**During fiscal 2004, cash provided by operations was $13.9 million, compared to $12.2 million in fiscal 2003. However the ratio of operating cash to net income and revenue has been on the decline. It should remain stable. Most of the decline is due to increasing receivables.

**During fiscal 2004, cash used in investing activities was $0.6 million and was primarily related to trademark purchases and registration fees incurred in connection with continued payments under the Sideout Agreement and registration of the Sideout trademarks and for other trademark expenditures. In comparison, during fiscal 2003, cash used in investing activities was $3.4 million, of which $2.7 million was attributable to the acquisition of the CL Fashion Trademarks

**During fiscal 2004, the Board of Directors declared and paid a $0.375 per common share dividend, using $3.2 million.

**During fiscal 2003, they used $861,000 of cash to repurchase 57,500 shares of common stock.

**free cash flow is positive

**Operating cash is sufficient to pay debt

**Common shares not increasing significantly


Sales at Target Stores declined in fiscal 2004 by 5.5% to $1.9 billion, attributed to changes in the mix and placement of Cherokee brands in Target Stores. Target Stores pays royalty revenues based on a percentage of its sales. The Amended Target Agreement, however, is structured to provide royalty rate reductions for Target Stores after it has achieved certain levels of retail sales of Cherokee branded products during each fiscal year. In fiscal 2004 Target Stores reached the maximum royalty rate reduction in the third quarter. This trend is expected to continue and have a positive impact on licensing revenues in the first quarter ended May 1, 2004 , but may have a negative impact on licensing revenues in second and third quarters ending July 31, and October 29, 2004.

Future revenues from Target and Zeller's may remain relatively flat due to changes in how Target and Zellers are placing products in their stores and competition from other branded products. Cherokee is unsure how future revenues from Mervyn's will trend, as Target has announced that it is exploring strategic alternatives with Mervyn's. If Target elects to sell Mervyn's to an existing retailer or other buyer, or chooses to spin-off Mervyn's or some other strategic alternative,they cannot determine whether such transaction would result in the extension or renewal of existing licensing contract beyond the current term ending January 31, 2005. Based on Tesco's sales of Cherokee branded products in the last year and Tesco's expressed interest in continuing to promote the Cherokee brand,revenues from Tesco may continue to grow.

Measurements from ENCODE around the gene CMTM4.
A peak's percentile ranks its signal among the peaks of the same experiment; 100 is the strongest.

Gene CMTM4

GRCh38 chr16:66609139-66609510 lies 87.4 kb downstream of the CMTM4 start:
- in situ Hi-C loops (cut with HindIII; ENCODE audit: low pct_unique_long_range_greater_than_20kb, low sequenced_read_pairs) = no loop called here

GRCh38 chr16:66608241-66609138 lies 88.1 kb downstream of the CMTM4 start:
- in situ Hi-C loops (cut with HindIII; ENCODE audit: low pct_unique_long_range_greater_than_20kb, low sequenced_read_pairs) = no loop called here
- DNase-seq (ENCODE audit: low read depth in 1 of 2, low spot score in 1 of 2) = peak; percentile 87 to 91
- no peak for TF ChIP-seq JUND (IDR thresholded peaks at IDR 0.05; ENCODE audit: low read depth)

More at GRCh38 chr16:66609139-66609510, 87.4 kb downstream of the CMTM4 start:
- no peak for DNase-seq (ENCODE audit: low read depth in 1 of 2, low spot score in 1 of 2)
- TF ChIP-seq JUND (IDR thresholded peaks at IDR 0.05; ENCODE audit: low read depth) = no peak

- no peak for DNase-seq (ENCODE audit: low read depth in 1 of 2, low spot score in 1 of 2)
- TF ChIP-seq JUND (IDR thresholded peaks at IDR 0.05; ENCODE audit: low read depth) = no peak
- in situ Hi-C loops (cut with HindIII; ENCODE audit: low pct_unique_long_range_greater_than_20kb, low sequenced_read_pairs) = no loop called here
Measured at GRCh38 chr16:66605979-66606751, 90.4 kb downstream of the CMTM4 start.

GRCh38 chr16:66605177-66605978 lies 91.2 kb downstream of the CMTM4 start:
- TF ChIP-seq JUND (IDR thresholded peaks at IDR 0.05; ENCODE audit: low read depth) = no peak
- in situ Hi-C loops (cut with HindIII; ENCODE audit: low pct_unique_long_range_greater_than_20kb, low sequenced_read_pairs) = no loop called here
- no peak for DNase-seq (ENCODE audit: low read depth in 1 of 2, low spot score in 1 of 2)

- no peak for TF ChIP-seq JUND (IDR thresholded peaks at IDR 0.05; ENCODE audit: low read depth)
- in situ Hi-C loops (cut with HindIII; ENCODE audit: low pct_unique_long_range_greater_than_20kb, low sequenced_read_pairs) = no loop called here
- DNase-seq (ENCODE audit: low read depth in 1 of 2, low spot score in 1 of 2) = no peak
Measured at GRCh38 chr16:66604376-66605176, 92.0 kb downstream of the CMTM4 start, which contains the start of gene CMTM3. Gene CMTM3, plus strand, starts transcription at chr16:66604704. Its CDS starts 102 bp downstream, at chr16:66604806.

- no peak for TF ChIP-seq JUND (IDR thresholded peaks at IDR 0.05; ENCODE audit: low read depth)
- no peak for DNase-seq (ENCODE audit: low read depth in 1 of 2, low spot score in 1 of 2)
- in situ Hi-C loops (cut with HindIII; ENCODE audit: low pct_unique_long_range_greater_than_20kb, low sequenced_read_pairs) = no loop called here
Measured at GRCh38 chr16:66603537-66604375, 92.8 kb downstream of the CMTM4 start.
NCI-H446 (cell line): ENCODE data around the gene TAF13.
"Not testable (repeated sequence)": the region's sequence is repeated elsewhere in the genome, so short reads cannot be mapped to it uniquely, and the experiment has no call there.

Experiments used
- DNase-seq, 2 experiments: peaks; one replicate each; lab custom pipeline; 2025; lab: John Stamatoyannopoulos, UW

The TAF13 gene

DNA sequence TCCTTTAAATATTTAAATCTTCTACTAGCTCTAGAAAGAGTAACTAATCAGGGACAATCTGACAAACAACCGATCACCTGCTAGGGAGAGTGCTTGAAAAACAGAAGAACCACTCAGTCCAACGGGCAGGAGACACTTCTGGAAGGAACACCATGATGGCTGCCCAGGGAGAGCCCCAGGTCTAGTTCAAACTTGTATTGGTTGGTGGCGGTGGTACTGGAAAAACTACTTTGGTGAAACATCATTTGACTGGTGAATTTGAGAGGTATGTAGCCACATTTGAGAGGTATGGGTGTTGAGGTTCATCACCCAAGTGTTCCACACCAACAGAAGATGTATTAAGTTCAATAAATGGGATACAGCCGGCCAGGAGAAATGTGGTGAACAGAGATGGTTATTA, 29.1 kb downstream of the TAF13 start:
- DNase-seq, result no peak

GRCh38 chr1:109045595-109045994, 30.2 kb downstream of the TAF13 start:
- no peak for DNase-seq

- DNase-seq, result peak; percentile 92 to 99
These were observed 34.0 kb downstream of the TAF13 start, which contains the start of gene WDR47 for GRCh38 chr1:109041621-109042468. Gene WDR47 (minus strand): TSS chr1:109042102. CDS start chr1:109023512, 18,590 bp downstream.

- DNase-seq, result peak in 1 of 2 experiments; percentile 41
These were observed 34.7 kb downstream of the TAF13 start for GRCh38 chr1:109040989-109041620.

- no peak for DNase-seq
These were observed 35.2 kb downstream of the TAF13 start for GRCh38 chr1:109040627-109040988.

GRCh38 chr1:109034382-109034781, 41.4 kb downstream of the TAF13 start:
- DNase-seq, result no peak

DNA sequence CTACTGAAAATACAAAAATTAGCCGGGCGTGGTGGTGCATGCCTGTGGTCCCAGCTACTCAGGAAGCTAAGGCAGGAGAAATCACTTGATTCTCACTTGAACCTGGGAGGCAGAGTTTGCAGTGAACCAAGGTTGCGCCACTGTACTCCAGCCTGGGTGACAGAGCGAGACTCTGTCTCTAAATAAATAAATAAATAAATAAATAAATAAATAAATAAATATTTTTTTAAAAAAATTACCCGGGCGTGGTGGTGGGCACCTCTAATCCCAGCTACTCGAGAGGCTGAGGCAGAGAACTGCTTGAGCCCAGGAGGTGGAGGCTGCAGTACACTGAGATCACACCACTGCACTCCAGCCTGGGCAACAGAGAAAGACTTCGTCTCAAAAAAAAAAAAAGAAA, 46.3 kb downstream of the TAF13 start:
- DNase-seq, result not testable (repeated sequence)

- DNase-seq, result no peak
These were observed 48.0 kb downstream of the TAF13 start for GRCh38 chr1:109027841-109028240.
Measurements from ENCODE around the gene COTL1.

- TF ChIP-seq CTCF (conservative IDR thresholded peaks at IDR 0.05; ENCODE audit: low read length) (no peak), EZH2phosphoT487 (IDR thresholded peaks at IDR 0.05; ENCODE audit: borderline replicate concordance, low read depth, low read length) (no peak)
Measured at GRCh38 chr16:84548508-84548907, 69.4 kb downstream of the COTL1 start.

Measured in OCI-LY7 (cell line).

This is not the company I thought it would be. I thought they were a successful wholesale manufacturer of clothes that had a lucrative contract with Target. I have bought some of their labels in the past. As it turns out they hold brand names but no real input into the design or manufacture of the clothes they brand. They do have some say in the quality, advertising and graphics. They only employ 17 people and the returns are high. Those high returns are what brought them to my attention in the first place. However, in looking at the reasons for the improved ROE, I don't like what I see--increasing accounts receivables. The increasing days sales outstanding is also concerning. Do they really have much leverage with their brand names?

Target is another concern and Target also controls their fate with Mervyns. These accounts are more than half of their business and can be canceled with a years notice. This lends an air of uncertainty to their future. Suppose Target finds a more attractive lower cost line? Starts marketing their own brands more aggressively? Decreases shelf space(as they already have) for Cherokee brands? It could take a very real bite out of revenue for Cherokee. The reliance on one retailer, free to let them go, is concerning.

All in all, I don't find them an attractive investment at this point as much as I would have liked to.